Quiz: Dead Restaurants

Keeping the Tribeca Citizen Restaurant Guide up to date means not just adding restaurants, but deleting them. Looking through all of the entries that I’ve hidden from view since the guide was started in 2011, I decided they could make a fun guessing game. So here are blurbs describing 10 deceased restaurants, with the establishments’ names and other pertinent proper nouns redacted. Feel free to answer in the comments. (All of the restaurants are in Tribeca proper.) And if this proves enjoyable, there will be more posts, and they’ll get harder each time….

1. On Friday and Saturday nights, XXXXXX is a hotspot, with jazz bands and burlesque dancers putting on buzzy, fun shows. On school nights, the restaurant can be downright quiet. Either way, the food is good—with a Creole touch here and there—and reasonably priced, while the room has a flavor all its own, thanks to trompe l’oeil black-and-white wallpaper and antique-style wooden furniture.

2. Owned by a French mother-daughter team, XXXXXX serves breakfast (pastries and eggs), lunch (salads, sandwiches, a few entrées), and dinner. At the same time, it’s a café/bakery set up to handle to-go business. The look is French—black-and-white tiles, tufted banquettes, and chandeliers. XXXXXX’s outdoor seating is of the French variety—i.e., chairs in rows, with small tables.

3. When converting the old XXXXXX space to a wirsthaus, chef XXXXXX had the good sense to leave the fabulous array of gallery and museum posters all over the walls. As a result, XXXXXX is one of the best spaces in Tribeca, thanks also to the lofty, barreled ceiling and the dramatic flower arrangement that usually lords over the bar. The food is German/Austrian, but with XXXXXX’s light touch. (Standouts include the sausages, the sauerkraut, the pretzel, and, for dessert, the exquisite Salzburger Nockerl.) XXXXXX is a reliable brunch option, and at any time except perhaps after work—when crowds can drop in—the bar is great for solo diners.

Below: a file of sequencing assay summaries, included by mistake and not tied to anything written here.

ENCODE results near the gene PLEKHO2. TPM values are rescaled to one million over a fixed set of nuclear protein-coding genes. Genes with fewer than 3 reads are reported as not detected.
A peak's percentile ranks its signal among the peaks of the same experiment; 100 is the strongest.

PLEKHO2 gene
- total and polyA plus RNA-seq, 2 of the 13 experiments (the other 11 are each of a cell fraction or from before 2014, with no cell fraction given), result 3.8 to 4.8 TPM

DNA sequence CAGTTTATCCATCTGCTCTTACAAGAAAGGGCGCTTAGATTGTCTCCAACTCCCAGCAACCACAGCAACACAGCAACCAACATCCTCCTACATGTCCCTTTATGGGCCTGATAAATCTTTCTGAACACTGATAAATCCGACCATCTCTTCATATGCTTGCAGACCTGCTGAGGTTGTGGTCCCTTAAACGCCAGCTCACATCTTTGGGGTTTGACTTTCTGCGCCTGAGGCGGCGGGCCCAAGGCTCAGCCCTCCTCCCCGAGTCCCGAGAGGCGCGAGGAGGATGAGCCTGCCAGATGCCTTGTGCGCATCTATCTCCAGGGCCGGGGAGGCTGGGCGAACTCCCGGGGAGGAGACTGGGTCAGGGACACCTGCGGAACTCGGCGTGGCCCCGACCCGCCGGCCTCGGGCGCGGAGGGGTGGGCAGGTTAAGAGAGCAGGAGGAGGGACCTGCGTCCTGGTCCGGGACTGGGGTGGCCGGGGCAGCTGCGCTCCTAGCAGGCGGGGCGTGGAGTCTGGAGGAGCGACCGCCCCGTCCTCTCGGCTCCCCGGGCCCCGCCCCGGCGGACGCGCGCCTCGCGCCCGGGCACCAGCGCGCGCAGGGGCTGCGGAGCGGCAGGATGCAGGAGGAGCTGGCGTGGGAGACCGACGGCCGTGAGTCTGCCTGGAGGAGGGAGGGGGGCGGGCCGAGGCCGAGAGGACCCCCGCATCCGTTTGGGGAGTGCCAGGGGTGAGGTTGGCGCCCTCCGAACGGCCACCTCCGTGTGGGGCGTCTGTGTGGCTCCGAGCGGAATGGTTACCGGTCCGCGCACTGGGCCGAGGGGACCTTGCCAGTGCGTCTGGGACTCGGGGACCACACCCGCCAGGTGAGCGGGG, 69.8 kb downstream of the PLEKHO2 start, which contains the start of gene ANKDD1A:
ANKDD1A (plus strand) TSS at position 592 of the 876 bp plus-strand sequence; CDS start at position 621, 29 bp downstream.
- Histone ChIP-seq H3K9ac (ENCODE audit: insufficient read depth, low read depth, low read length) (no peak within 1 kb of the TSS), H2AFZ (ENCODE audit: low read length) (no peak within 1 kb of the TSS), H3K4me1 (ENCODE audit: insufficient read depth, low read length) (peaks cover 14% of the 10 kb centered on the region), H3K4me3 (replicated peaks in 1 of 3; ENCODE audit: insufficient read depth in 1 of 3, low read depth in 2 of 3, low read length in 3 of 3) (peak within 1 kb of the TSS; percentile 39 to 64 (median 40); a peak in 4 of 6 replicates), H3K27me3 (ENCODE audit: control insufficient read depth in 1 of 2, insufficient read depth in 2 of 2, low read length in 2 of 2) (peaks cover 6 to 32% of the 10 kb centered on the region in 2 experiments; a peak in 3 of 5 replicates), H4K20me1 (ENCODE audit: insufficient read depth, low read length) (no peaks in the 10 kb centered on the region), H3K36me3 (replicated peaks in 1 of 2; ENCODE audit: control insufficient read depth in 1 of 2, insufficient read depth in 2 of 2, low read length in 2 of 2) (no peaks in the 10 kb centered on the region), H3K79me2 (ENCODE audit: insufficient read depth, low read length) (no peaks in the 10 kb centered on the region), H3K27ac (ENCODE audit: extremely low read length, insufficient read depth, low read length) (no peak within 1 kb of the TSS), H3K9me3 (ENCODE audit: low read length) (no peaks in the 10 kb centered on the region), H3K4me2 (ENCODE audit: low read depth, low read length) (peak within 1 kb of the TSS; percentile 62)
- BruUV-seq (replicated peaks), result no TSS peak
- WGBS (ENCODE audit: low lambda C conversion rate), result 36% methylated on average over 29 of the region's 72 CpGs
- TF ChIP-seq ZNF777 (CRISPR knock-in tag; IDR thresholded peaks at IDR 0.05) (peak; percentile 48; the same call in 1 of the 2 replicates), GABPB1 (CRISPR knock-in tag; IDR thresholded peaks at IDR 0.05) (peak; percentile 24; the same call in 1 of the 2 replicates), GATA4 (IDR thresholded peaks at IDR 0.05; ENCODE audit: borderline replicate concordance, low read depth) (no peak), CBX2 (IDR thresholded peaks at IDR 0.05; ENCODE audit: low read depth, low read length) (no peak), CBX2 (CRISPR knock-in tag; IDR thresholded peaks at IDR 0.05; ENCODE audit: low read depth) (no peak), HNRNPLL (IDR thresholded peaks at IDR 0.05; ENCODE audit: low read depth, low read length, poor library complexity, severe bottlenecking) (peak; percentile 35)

4. If you’re British, you’ll be in heaven at XXXXXX. Besides the quintessentially pubbish name, there’s a Tudoresque façade, a crease (it’s a cricket word) on the floor near the bar, and all manner of British knickknacks. The menu focuses on British greatest hits—not just fish and chips, Scotch eggs, bangers and mash, and sticky toffee pudding, but chicken tikka masala, mushy peas, baked beans, cottage pie, and a “full and proper English brekkie!” There are also more American options: burgers, sandwiches, and entrées such as chicken Marsala and steak.

5. Serving Spanish food, XXXXXX is among the most designed restaurants in the area—from the wall of mirrors to the colored LEDs to the oil paintings to the lizard wallpaper (which, in a trompe l’oeil effect, appears to be bedazzled with rhinestones but is actually 2-D).

6. The locally owned XXXXXX is a cocktail bar, but it’s also a pizzeria, where you can even buy pizza by the slice, and a café serving home-baked goods during the day. And it’s circus-themed: The decor is an over-the-top mix of rococo and circus and contemporary New York, with pedestal tables, leather banquettes, marquee lights, subway tile, vintage circus and NYC photos, crystal chandeliers, glass urns holding various elixirs, and vaulted ceilings painted gold. It comes off as a labor of love, which is not always the case in these parts.

7. Formerly known as XXXXXX, XXXXXX was established in 1967, and it has the photos to prove it. (Look for Dean Martin, Mick Jagger, and Burt Reynolds—all the greats—in the framed photos on the walls, along with wonderful pictures of the neighborhood.) The decor has been updated since then, but, thankfully, the exquisite wooden-beam ceilings and brick walls remain. Upstairs are two dining rooms and a lounge; downstairs is a bar with a separate, more casual menu. The food at the former is Italian; the famous dish is the “Angry Lobster,” cooked with garlic, red pepper flakes, and basil. The food downstairs is more Italian-American—pizza, chicken parm, meatball sliders, and a delicious sandwich made with that “Angry Lobster” and pizza dough.